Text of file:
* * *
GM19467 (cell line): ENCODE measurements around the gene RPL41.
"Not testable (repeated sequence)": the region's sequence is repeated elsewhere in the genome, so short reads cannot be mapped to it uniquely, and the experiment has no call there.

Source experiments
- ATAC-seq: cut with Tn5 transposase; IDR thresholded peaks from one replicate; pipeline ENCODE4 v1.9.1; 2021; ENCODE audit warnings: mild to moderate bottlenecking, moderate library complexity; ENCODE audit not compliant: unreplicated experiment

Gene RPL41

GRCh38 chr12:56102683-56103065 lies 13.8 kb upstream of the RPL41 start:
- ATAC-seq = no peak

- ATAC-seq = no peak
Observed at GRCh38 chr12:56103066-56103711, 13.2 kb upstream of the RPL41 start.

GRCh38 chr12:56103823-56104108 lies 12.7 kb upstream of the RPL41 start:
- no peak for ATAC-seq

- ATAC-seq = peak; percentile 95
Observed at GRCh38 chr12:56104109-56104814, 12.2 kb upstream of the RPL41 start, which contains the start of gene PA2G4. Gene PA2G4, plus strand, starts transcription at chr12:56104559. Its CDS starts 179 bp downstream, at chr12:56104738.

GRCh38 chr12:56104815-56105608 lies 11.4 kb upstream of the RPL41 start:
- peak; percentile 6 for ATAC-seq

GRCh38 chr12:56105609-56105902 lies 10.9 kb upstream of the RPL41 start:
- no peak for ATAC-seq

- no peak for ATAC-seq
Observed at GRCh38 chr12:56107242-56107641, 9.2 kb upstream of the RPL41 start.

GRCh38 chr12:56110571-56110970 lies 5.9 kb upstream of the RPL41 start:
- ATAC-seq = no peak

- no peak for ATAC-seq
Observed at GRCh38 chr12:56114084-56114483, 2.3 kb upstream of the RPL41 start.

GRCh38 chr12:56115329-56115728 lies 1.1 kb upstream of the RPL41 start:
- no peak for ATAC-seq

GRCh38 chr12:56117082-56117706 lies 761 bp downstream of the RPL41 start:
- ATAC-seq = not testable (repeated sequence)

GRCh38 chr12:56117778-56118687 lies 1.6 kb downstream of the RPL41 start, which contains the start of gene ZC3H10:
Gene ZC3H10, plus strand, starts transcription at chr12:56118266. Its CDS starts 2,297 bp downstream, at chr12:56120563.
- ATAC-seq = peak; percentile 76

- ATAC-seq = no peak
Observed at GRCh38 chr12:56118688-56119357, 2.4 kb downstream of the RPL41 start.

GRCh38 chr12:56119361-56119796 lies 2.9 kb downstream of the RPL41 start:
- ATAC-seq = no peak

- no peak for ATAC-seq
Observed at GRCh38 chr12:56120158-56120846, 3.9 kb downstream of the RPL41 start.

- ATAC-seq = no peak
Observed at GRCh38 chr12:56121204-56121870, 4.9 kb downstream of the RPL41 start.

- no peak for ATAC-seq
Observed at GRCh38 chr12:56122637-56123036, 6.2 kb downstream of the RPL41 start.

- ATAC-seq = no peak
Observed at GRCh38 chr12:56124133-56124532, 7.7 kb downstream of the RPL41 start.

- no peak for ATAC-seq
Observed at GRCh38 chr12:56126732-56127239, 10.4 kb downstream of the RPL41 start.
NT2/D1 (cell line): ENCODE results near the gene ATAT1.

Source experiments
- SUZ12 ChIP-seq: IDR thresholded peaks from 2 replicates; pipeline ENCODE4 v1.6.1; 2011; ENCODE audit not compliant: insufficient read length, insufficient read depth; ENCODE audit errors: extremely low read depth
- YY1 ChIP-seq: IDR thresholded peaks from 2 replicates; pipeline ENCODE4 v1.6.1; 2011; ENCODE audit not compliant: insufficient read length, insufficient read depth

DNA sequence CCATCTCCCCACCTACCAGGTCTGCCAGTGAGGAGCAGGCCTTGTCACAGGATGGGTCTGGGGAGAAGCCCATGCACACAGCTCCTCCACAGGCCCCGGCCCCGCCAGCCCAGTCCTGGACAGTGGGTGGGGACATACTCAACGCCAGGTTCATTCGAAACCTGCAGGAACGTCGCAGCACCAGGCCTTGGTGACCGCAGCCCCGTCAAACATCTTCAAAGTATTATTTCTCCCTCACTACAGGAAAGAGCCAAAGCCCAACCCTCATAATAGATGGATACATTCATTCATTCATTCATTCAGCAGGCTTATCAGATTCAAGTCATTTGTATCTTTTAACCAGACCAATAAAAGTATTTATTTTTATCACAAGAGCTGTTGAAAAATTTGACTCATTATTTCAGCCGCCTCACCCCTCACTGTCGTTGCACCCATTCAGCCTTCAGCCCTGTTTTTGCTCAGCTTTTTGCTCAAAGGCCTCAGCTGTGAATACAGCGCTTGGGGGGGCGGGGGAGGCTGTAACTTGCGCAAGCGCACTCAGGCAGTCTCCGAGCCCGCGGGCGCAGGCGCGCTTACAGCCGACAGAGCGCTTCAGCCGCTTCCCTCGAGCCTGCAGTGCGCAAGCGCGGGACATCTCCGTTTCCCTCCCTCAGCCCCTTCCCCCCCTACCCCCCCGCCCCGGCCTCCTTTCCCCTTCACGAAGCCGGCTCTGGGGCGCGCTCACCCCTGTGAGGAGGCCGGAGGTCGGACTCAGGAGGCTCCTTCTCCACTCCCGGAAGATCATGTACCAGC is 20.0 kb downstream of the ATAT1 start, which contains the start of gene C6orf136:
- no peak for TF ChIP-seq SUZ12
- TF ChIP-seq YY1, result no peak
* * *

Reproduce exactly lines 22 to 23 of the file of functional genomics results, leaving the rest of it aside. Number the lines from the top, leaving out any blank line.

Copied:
- no peak for ATAC-seq
Observed at GRCh38 chr12:56114084-56114483, 2.3 kb upstream of the RPL41 start.